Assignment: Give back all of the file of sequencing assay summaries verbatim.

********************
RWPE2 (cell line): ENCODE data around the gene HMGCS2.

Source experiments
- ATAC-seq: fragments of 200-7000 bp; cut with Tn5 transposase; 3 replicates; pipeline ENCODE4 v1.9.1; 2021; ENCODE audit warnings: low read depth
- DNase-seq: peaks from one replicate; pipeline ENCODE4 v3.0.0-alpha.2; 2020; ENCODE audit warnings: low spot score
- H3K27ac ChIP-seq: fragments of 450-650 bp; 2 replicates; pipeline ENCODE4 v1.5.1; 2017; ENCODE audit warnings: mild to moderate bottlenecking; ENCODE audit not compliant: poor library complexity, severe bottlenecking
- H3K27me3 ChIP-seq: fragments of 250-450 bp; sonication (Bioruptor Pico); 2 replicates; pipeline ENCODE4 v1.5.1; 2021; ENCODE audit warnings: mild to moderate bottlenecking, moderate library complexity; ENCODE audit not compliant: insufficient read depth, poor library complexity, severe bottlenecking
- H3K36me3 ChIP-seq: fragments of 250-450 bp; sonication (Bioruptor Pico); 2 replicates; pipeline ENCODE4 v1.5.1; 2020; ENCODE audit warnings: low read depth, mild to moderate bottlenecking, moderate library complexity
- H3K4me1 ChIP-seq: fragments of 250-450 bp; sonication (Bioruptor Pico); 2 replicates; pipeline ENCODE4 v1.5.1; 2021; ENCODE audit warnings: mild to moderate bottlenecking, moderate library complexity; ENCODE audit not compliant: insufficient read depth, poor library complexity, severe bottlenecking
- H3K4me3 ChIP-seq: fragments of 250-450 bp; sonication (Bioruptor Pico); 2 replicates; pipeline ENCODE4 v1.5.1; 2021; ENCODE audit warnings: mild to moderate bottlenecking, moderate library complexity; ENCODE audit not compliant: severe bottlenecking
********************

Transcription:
RWPE2 (cell line): ENCODE data around the gene HMGCS2.

Source experiments
- ATAC-seq: fragments of 200-7000 bp; cut with Tn5 transposase; 3 replicates; pipeline ENCODE4 v1.9.1; 2021; ENCODE audit warnings: low read depth
- DNase-seq: peaks from one replicate; pipeline ENCODE4 v3.0.0-alpha.2; 2020; ENCODE audit warnings: low spot score
- H3K27ac ChIP-seq: fragments of 450-650 bp; 2 replicates; pipeline ENCODE4 v1.5.1; 2017; ENCODE audit warnings: mild to moderate bottlenecking; ENCODE audit not compliant: poor library complexity, severe bottlenecking
- H3K27me3 ChIP-seq: fragments of 250-450 bp; sonication (Bioruptor Pico); 2 replicates; pipeline ENCODE4 v1.5.1; 2021; ENCODE audit warnings: mild to moderate bottlenecking, moderate library complexity; ENCODE audit not compliant: insufficient read depth, poor library complexity, severe bottlenecking
- H3K36me3 ChIP-seq: fragments of 250-450 bp; sonication (Bioruptor Pico); 2 replicates; pipeline ENCODE4 v1.5.1; 2020; ENCODE audit warnings: low read depth, mild to moderate bottlenecking, moderate library complexity
- H3K4me1 ChIP-seq: fragments of 250-450 bp; sonication (Bioruptor Pico); 2 replicates; pipeline ENCODE4 v1.5.1; 2021; ENCODE audit warnings: mild to moderate bottlenecking, moderate library complexity; ENCODE audit not compliant: insufficient read depth, poor library complexity, severe bottlenecking
- H3K4me3 ChIP-seq: fragments of 250-450 bp; sonication (Bioruptor Pico); 2 replicates; pipeline ENCODE4 v1.5.1; 2021; ENCODE audit warnings: mild to moderate bottlenecking, moderate library complexity; ENCODE audit not compliant: severe bottlenecking